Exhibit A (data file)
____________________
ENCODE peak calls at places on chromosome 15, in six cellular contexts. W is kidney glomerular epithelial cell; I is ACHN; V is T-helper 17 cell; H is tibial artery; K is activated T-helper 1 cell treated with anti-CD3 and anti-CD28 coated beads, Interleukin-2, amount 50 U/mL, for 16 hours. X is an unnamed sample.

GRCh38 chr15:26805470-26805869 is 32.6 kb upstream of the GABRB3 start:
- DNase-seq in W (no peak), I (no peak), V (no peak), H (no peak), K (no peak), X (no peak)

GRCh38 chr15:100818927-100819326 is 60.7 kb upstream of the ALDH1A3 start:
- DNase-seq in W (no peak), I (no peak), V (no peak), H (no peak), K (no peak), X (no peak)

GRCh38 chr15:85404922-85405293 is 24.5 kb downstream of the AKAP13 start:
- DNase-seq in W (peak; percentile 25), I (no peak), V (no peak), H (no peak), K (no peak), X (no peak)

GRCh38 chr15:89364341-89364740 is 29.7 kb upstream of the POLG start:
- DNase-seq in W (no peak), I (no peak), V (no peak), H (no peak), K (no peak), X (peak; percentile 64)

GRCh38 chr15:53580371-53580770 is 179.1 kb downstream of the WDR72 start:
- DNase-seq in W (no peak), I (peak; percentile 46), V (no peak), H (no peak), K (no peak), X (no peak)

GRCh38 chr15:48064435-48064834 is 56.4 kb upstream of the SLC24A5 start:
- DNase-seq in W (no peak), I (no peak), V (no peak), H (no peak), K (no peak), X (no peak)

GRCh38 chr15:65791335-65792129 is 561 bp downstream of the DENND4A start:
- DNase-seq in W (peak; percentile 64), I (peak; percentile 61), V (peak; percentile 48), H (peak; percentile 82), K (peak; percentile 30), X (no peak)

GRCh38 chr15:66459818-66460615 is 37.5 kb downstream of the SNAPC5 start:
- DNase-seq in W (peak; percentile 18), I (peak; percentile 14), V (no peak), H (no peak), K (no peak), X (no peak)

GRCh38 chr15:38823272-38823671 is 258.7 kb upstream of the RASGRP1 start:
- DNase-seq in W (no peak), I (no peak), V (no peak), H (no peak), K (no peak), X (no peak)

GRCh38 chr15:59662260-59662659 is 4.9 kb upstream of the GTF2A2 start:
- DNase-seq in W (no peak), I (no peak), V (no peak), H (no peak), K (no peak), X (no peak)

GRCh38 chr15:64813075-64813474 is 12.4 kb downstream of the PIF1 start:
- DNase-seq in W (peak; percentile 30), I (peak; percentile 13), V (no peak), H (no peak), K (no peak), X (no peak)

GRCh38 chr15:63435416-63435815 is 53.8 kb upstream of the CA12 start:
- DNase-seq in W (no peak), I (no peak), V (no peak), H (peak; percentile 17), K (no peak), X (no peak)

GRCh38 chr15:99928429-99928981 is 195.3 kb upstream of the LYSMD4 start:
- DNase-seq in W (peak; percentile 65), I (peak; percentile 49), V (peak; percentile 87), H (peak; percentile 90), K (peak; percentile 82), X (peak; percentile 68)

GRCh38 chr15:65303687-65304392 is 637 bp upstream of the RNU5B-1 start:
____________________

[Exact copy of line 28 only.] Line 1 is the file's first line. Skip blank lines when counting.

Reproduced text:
GRCh38 chr15:65303687-65304392 is 637 bp upstream of the RNU5B-1 start: